Settling into a Work-Life Rhythm

This past Tuesday Rick Santorum announced he was suspending his presidential campaign and no longer running for the White House. According to a Huffington Post article, “the combination of his daughter’s sickness and recent poll numbers showing him possibly losing his home state apparently prompted the early departure.” I can’t imagine how difficult it must be to make such a consequential decision at a very stressful time. It also prompts me to consider how we make decisions regarding work-life balance priorities.

When demands are high in both our personal and professional lives simultaneously, difficult choices must be made. Otherwise, we’ll risk burnout, at which point we’ll end up less capable in both domains. The things that govern our behavior and our performance–our talent, our emotional energy, our self-control, our productivity, etc.–are scarce resources. We can allocate them evenly across all our roles and responsibilities, or we can choose to set priorities and focus on certain areas at certain points of our lives. My observation is that striving for balance and allocating our resources evenly across all domains works well when demands are relatively low. But when demands increase, decisions about priorities must be made otherwise we risk overload.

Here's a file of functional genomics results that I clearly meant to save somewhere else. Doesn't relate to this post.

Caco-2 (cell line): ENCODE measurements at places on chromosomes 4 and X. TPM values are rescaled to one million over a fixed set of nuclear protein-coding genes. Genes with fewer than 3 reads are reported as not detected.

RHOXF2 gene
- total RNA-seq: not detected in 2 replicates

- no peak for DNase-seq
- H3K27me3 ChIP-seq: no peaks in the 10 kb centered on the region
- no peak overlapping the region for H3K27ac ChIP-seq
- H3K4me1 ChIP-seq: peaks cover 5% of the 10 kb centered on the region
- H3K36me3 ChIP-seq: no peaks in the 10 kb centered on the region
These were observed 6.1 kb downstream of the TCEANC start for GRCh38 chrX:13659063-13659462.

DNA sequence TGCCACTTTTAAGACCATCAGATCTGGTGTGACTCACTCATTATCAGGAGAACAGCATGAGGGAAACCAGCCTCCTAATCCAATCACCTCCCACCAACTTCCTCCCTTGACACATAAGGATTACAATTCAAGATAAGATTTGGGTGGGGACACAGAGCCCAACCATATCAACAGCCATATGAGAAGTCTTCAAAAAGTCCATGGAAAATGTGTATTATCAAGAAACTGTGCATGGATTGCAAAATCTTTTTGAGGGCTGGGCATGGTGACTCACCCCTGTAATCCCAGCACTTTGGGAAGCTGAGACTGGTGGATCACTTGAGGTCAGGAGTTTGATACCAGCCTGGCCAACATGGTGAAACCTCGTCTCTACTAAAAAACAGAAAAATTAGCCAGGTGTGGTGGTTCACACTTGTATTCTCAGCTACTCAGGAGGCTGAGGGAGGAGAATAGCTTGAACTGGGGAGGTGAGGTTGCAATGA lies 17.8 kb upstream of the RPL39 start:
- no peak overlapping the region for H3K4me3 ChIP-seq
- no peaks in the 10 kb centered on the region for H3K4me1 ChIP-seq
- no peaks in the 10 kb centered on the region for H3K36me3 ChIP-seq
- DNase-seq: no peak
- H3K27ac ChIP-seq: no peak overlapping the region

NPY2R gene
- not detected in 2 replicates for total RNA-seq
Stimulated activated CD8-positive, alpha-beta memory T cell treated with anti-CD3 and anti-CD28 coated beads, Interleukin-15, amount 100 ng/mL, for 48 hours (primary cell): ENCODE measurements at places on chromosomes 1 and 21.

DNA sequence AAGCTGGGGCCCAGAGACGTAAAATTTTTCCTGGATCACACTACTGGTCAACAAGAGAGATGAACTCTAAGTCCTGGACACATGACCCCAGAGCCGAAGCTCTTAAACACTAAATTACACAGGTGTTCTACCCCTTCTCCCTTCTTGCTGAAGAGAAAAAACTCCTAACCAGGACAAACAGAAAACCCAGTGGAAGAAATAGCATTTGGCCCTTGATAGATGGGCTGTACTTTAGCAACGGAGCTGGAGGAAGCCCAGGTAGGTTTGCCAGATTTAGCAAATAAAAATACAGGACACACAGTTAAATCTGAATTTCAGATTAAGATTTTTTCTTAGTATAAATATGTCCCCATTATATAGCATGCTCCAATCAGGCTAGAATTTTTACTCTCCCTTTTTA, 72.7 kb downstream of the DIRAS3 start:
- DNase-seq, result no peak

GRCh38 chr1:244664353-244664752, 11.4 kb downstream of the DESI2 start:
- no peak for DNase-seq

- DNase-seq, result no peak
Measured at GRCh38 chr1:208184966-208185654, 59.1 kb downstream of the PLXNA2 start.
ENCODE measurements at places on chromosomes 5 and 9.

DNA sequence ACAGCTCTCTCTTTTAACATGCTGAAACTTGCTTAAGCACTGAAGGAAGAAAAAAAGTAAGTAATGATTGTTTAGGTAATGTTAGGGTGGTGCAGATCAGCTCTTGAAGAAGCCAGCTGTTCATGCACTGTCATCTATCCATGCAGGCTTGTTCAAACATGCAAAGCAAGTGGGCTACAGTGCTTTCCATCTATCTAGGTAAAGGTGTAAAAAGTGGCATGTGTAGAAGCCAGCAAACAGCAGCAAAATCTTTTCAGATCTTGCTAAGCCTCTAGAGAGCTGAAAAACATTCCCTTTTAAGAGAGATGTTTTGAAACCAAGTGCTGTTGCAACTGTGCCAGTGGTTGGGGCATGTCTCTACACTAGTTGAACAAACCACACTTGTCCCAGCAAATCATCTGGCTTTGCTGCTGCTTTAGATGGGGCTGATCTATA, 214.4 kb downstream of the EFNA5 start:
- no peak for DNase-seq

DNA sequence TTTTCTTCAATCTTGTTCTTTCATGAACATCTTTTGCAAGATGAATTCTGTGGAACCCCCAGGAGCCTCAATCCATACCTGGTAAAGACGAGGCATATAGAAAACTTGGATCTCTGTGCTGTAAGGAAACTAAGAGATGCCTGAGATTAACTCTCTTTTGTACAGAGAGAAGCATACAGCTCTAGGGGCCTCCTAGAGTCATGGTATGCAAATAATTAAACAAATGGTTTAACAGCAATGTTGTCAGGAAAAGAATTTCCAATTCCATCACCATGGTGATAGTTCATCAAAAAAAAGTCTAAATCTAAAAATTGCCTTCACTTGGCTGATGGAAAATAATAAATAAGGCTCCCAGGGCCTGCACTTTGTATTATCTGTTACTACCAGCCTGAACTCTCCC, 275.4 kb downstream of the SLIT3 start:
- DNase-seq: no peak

In a fantastic article, Scott Eblin writes about work-life rhythm, “By seeking a rhythm, you acknowledge there are times when the pace is much more oriented to work and there are the times when the counterpoints of the other aspects of your life come to the fore. Shifting from the mindset of balance to the mindset of rhythm allows you to take the pressure off. You have permission to quit seeking that holy grail of perfect balance… You understand that some days or weeks are more about work and then home comes back around.”

Notice that your work-life rhythm will have cycles that are hourly, daily, weekly, monthly, yearly, or even longer. We are quite familiar with hourly (devoting time to work 9-5 and our family in the evening) and daily (working Monday through Friday and taking personal time Saturday and Sunday) cycles already. Look at the bigger picture of your life and career and you’ll notice monthly and yearly cycles as well.

 

Eva Rykrsmith

Eva Rykrsmith is an organizational psychology practitioner. Her passion lies in bringing a psychology perspective to the business world, with the mission of creating a high-performance environment. Follow her @EvaRykr.

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